“Nah, I’m not a legend. I don’t like that word. People fight for their country, there are soldiers in Iraq. I’m just a footballer who gets paid a lot of money to do what I enjoy” – Dean Windass
There are a few things that help a player to become a cult hero for their club. You can be a homegrown player, that certainly helps, you can be a hardworking type, a guy who looks like a regular guy who just happens to be really good at football, a guy the fans can relate to and then you can do something extraordinary for the team. Sure you could be a skilful magician, that helps too but find some combination of the first three elements and you’re well on your way to legend status. Step forward Dean Windass.
Windass began his career at Hull City but at first he didn’t make the grade. He left the club and started to work on a building site while playing as an amateur for his local side North Ferriby. As he developed and improved he started to get some attention from various league clubs and after a particularly impressive performance against Hull in a pre-season friendly he convinced the Tigers’ manager Terry Dolan that he was now ready to take the step up. He signed for Hull for the second time in 1991.
His hardworking, combative style quickly helped him to become a favourite with the Hull faithful and establish him as a regular in the starting lineup. At first he was playing in midfield but he soon moved up front where his battling performances proved too much for many defenders and he started to score goals.
At 22 he was a relative late starter in the professional ranks but his years at amateur level had provided him with a great platform and he was able to compliment his hard physical side with some brilliant footballing skill. A decent passer of the ball, his overall play was almost as important to Hull City as the 64 goals in 205 games he managed in his first four years at the club
As fan of Hull City himself, Windass would, in all likelihood, have been happy to stay there for the duration of his career but with the club in financial trouble they were forced to sell their most prized asset. He moved to Aberdeen in 1995 for £700,000.
He spent two years at the club scoring roughly a goal every three games and also set, what must be a particularly strange, record. In November 1997 in a game against Dundee, Windass managed to pick up three red cards, one for a foul, one for abusing the referee and another for kicking the corner flag as he left the field. He left the club soon afterwards but fans still loved him.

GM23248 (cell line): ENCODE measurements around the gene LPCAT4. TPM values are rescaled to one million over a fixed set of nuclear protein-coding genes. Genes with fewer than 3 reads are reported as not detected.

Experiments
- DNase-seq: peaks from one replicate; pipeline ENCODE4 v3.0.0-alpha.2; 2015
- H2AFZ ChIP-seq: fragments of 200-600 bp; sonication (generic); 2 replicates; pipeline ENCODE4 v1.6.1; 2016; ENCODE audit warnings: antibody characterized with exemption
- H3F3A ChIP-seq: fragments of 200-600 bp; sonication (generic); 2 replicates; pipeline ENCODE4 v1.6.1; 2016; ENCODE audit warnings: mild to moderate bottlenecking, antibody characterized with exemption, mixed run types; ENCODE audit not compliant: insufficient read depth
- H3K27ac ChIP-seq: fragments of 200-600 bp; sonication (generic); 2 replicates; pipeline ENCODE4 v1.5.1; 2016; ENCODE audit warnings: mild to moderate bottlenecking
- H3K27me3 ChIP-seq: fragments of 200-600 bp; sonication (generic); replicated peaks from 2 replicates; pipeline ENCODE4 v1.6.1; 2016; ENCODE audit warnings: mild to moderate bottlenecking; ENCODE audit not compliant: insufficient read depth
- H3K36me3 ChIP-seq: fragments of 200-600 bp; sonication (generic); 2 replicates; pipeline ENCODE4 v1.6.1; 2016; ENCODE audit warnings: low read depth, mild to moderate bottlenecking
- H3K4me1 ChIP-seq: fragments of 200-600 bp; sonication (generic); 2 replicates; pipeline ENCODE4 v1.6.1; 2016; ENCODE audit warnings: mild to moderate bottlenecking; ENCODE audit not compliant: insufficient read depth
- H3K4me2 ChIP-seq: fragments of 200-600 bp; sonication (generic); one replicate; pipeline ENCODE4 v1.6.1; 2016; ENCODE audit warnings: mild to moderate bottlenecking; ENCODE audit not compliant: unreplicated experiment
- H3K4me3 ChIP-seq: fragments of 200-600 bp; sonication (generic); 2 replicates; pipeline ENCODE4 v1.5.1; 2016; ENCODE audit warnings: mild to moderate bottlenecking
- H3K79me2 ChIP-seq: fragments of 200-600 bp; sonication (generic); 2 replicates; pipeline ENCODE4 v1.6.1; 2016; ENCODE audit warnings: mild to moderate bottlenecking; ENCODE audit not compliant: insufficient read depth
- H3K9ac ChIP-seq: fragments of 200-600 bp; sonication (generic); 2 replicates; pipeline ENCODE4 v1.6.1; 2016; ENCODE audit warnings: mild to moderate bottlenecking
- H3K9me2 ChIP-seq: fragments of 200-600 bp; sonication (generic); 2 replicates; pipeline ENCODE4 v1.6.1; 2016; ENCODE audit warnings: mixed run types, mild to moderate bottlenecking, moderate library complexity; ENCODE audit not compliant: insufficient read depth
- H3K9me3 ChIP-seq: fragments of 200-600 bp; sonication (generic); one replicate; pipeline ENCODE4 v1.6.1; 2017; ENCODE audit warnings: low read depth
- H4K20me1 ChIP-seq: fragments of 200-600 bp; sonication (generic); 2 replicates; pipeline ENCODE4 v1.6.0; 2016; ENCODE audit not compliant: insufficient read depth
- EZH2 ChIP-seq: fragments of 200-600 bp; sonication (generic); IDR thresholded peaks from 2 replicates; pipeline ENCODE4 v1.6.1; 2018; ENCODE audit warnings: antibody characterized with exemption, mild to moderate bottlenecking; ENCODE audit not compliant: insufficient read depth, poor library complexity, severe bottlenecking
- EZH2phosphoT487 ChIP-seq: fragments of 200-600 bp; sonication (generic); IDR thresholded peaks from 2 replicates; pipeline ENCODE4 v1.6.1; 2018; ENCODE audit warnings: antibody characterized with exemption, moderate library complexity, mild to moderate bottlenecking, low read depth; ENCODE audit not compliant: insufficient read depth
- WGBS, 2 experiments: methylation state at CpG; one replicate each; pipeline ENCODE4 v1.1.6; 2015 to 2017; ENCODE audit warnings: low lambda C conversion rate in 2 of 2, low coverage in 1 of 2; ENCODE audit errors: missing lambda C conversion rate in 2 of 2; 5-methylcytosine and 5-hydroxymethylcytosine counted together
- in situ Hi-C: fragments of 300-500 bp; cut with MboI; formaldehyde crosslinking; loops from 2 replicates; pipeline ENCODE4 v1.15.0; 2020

Windass became something of a journeyman after that, albeit a very valuable one. After a brief spell at Oxford he helped Bradford City to the Premier League and in his first season in the top flight he finished as the club’s top scorer with 10 goals including a hat-trick against Derby County. His goals helped to keep them in the top flight and when he moved to Middlesborough in 2000 he did the same for them. Various loan moves and short deals followed but Windass kept on scoring goals. He returned to Bradford where he managed 55 goals in two and a half seasons and it looked as though he might finish his career with the Bantams.
At 37 years old he managed to secure a return to his boyhood club. It was now Hull City’s turn to take advantage of another club’s financial strife and manager Phil Brown brought “Deano” back to the Tigers on a short term loan in January 2007. Some in the club’s hierarchy were unsure about the signing but Hull’s fans were delighted to have him back and he soon showed why, scoring 8 goals in 15 games to drag Hull to safety and avoid relegation to the third tier.
It was enough to convince the money men that he deserved a permanent deal and in the summer of 2007/8 they shelled out £150,000 to bring him back. Windass was 38 years old, a good age for any player but especially in the tough surrounds of the Championship but Deano proved more that capable, leading from the front and keeping record signing Caleb Folan out of the side. His 15 goals helped the Tigers go from being a relegation threatened side to promotion contenders and it was in the playoffs that he secured his status as a Hull City Legend.
Bristol City were their opponents in the final and with the game tied at 0-0 Frasier Campbell broke clear and managed to make his way in to the box. Bristols defenders managed to force him wide but he still found space to pick out Dean Windass, the veteran striker was all alone at the edge of the box as the ball arched towards him, he could have taken it down, he had the time to take a touch but he hit it first time. It was one of the sweetest volleys you will ever see, the ball rocketed past the ‘keeper and Windass was away, accepting the roar of the travelling fans. It was a goal made for Wembley Stadium, a goal fit for a final and it was decisive. The game ended 1-0 and Hull City were in the premier League for the first time in their 104 year history.
In truth, Windass should probably have ended his career then and there but he wanted to give things a go in the Premier League with is beloved Hull City. Despite very limited game time he did get a Premier League goal when he equalised against Portsmouth but, ever the competitor, he wanted more game time and eventually went out on loan again. He spent eleven games with Oldham, scoring once and saving a penalty, yes you read that right, before calling time on his incredible career.
He couldn’t stay away too long though and continued to play as a semi professional right up until 2011. Fittingly, he returned to Hull City in 2015 where he took up the role as a Club Ambassador, the club’s first in this role.
A hero wherever he played but especially with the Tigers where he both rescued them from relegation and delivered Premier League football, Dean Windass is a true Hull City Legend.
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